There's nothing worse than taking on a client that doesn't want to pay your rates. Yes, sometimes this is necessary, especially if you want to build a portfolio, but we all know that that if we consistently accepted low rates, our accountancy firm would become a sinking ship. Nobody wants that, so what can we do about it? Well, surprisingly, if you're having trouble landing clients at the right price, it is usually because of something that you are doing (or not doing). You are the valuable service, you set your own price boundaries, so here is how to win more clients AND get paid what you're worth.
This article is based on content that we shared in our How to handle a client enquiry virtual masterclass. If you want to listen to the full recording, download it here for free.
Get paid what you're worth by avoiding these 8 mistakes
Building an accountancy practice that grows sustainably isn't just about winning more clients, it's about winning good clients. Clients that are a perfect fit for your firm and who will pay you what you're worth. So how do you land better clients at the right price? Start by avoiding these 8 mistakes.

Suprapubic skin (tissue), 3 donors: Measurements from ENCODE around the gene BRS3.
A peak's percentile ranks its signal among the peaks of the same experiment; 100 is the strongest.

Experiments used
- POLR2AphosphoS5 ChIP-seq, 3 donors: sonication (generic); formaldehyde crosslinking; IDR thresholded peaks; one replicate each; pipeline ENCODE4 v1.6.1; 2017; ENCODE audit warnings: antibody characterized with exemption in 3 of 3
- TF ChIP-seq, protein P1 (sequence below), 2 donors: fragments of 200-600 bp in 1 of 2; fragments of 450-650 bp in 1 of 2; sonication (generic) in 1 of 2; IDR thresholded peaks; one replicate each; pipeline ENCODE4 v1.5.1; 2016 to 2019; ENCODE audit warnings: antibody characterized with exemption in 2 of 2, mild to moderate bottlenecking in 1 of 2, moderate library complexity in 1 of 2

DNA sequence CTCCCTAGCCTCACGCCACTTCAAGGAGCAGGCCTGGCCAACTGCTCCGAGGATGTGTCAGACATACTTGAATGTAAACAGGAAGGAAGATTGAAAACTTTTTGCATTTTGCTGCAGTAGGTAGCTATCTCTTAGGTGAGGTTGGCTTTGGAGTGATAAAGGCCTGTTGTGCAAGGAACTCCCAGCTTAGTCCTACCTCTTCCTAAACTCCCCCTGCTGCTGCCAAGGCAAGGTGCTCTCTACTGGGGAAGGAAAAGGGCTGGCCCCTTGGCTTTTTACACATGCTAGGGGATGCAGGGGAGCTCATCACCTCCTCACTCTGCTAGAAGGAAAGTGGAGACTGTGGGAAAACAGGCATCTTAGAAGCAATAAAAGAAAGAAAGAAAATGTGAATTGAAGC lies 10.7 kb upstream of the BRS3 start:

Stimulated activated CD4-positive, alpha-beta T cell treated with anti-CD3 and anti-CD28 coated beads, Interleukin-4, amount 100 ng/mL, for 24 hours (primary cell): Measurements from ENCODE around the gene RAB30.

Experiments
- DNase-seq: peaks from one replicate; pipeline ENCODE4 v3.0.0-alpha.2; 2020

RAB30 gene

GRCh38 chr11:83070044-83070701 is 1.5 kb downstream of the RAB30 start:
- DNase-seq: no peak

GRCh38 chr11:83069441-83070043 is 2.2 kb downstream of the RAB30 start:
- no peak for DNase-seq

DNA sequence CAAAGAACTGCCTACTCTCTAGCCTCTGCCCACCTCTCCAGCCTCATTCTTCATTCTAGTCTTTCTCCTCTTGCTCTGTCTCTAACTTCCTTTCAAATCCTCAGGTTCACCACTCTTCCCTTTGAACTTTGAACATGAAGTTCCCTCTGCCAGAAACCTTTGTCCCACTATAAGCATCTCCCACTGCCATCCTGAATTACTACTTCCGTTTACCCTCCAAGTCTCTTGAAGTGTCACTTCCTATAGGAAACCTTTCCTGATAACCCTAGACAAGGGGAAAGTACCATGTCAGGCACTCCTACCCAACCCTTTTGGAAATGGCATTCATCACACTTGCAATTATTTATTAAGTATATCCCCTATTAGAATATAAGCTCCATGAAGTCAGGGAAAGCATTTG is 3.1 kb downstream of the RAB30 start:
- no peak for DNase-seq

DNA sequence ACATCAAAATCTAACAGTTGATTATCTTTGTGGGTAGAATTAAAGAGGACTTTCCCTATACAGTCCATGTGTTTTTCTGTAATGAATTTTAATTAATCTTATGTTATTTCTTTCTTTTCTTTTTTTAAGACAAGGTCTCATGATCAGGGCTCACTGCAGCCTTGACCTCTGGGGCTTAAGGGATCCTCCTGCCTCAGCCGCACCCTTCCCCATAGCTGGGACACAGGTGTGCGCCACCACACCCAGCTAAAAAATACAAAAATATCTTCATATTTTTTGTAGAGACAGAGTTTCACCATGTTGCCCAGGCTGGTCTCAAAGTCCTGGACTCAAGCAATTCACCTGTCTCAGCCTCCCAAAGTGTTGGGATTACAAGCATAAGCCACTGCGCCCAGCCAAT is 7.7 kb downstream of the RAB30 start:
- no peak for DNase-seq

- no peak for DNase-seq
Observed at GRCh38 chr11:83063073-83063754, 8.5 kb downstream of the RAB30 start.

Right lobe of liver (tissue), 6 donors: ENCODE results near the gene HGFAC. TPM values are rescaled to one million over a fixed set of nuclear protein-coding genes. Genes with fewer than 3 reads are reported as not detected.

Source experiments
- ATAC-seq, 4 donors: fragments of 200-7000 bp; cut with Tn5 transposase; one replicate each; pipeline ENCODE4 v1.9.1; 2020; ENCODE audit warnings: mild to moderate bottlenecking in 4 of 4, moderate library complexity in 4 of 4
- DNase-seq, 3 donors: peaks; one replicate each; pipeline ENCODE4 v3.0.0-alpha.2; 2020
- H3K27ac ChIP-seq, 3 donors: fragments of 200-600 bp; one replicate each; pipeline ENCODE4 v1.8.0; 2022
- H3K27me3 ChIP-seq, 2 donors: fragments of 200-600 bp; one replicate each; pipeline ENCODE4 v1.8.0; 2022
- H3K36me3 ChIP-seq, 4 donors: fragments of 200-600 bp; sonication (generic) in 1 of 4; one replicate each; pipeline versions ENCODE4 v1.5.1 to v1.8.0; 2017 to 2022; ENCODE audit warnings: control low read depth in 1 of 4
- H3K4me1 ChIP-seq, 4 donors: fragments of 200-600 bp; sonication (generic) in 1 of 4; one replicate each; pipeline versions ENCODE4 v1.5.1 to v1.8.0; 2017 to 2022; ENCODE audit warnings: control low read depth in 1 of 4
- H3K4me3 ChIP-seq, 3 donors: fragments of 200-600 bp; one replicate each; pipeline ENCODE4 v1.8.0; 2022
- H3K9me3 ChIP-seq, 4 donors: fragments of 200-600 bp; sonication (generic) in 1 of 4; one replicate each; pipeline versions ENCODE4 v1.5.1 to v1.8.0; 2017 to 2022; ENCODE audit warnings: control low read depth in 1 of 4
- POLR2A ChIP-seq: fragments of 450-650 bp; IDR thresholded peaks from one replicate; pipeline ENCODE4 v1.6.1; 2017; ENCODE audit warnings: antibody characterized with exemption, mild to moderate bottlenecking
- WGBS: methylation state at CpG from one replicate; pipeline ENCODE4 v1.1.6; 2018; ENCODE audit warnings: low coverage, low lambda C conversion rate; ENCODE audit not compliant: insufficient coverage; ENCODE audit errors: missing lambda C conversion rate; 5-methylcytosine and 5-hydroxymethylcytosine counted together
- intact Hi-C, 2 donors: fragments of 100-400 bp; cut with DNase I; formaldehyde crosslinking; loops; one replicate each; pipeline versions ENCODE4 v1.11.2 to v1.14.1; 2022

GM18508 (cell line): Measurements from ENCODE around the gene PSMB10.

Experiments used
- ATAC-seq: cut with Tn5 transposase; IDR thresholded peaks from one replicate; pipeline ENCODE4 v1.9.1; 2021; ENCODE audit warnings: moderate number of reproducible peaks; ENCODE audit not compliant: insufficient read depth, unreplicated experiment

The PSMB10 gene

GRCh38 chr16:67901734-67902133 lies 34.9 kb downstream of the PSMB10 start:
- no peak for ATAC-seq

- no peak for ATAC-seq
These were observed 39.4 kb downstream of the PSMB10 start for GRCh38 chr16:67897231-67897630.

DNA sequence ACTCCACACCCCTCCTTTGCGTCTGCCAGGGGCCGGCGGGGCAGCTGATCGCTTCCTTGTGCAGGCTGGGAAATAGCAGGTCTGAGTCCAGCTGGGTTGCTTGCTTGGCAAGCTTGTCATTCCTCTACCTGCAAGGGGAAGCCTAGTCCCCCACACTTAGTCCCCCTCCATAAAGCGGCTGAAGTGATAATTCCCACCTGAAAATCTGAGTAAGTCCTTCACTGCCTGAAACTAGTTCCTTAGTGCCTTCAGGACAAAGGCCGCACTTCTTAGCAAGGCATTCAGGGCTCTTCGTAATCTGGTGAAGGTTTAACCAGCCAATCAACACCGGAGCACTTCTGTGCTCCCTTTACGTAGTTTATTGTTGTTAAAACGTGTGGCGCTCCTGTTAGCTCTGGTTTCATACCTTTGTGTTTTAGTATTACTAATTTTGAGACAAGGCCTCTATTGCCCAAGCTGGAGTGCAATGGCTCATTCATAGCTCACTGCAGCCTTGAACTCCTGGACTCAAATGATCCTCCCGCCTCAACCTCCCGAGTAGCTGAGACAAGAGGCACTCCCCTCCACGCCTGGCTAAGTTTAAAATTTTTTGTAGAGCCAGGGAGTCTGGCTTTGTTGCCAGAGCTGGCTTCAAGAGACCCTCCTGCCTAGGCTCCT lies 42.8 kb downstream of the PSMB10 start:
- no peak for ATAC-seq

1. Not doing the pre-qualification meeting
While it is tempting to jump in and draw up a proposal or to quote a potential client, start by taking a step back and qualify the prospect first. If you don't, you won't always land the right client at the right price.
Yes, your marketing is all geared towards making the right prospects come to you, but it's not always foolproof. The aim of this pre-qualification meeting is for you to fully vet the opportunity and check that it ticks all of your boxes. Here are a few things you can do to pre-qualify your prospects:
- Get them to fill out a questionnaire - this is an easy way to get an idea of what a prospect is looking for before you meet with them. If you ask the right questions, you should be able to see if they are just looking for low-level compliance work or if they see the value in having an accountant on their team who will help them save tax, increase their profit, and grow their business.
- Charge for this initial meeting - charging for an initial consultation will weed out the low-fee clients straight away and show the clients you want that your time is valuable. People don't value what they get for free, so by charging for your advice, you're setting a good precedent from the get-go.